By Mark McGee
Monday and Tuesday were unusual days for me.
After the snow started falling Sunday night, I didn’t leave my house until Wednesday morning.
I have to admit the solitude was nice, even if it was forced due to the extreme weather issues. It wasn’t complete isolation because I answered phone calls, e-mails, and text messages. I seldom turned on the television. It was just me and my cat who enjoyed having me around all day and night.
I like to think of myself as being a social person though I am not going to be the life of a party.
But I envy those who have the wherewithal and can find the time to just be away from it all for an extended period of time.
As I have mentioned before I have a number of writing projects I want to complete. Most of them can’t be completed with an hour here or 30 minutes there to write. I need an extended period when 99 percent of my concentration is on the individual projects.
I remember the second version of the “Newhart Show” where comedian Bob Newhart was an author who owned a small bed and breakfast in a tiny Vermont town. While the bed and breakfast and his eccentric neighbors took up much of his time, he still managed to get away from the confusion and write.
A friend of mine from high school is a prolific author of religious books who spends time in Destin, Fla., when he needs to complete one of his writing projects. He has just the sound of the waves hitting the beach as background music to his fingers clacking on a keyboard.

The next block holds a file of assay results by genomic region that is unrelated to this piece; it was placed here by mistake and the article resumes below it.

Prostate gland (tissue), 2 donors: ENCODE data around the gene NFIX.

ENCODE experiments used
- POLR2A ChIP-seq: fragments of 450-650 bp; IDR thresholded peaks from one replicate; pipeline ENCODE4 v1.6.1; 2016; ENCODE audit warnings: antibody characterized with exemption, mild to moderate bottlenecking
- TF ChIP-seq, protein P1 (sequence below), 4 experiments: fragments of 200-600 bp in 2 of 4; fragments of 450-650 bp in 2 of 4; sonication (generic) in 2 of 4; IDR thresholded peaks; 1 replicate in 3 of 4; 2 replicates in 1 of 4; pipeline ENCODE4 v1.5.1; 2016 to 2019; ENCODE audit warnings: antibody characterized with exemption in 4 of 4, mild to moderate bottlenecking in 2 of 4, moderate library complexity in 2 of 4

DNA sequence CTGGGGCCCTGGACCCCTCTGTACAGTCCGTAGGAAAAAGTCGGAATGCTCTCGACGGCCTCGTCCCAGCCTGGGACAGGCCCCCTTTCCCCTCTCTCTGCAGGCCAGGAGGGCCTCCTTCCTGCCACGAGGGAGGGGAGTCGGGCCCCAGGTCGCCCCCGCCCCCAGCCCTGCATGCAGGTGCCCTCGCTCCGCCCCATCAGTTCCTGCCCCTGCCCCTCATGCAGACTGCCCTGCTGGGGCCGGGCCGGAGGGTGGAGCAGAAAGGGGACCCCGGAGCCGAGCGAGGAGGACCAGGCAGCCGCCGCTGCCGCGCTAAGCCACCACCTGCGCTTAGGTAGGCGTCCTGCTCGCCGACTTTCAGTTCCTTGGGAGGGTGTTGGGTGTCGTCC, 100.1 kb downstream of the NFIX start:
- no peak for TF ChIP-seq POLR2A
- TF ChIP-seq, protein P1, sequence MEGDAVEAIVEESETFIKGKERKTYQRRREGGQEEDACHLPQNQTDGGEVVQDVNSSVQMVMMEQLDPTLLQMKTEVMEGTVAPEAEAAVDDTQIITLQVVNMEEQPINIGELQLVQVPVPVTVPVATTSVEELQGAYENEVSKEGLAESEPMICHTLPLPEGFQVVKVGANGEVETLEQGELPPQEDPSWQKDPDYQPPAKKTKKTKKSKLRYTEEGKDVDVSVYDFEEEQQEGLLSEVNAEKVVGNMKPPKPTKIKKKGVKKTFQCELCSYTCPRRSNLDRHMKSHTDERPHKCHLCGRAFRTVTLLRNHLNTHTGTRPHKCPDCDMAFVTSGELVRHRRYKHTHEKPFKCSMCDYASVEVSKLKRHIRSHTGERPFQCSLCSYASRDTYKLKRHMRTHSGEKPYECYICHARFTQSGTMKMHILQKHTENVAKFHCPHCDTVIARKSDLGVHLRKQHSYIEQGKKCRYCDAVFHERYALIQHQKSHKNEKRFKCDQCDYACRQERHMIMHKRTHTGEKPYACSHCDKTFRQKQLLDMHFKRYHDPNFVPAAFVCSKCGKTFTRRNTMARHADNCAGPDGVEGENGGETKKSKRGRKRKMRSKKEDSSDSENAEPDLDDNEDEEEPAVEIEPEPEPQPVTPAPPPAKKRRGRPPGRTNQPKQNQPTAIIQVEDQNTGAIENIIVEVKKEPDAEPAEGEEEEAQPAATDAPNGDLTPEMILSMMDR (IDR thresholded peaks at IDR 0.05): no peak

Frankly, I would be happy with just a few weekends in a quiet area. I love the hubbub of a city, but such places are not conducive to productive writing.
My late father, who enjoyed hunting and also talking with people, sometimes would talk about how much he would like to have a cabin isolated in the mountains. Whenever I see the movie “Jeremiah Johnson” I think of him.
When I was young, I didn’t really understand or appreciate solitude. I think that is true of most of us.
In this day and time, it is something most of us not only crave but need.
Henri Nouwen, a Dutch priest, author, and professor said, “Solitude is very different from a ‘time-out’ from our busy lives. Solitude is the very ground from which community grows.
“Whenever we pray alone, study, read, write, or simply spend quiet time away from the places where we interact with each other directly, we are potentially opened for a deeper intimacy with each other.”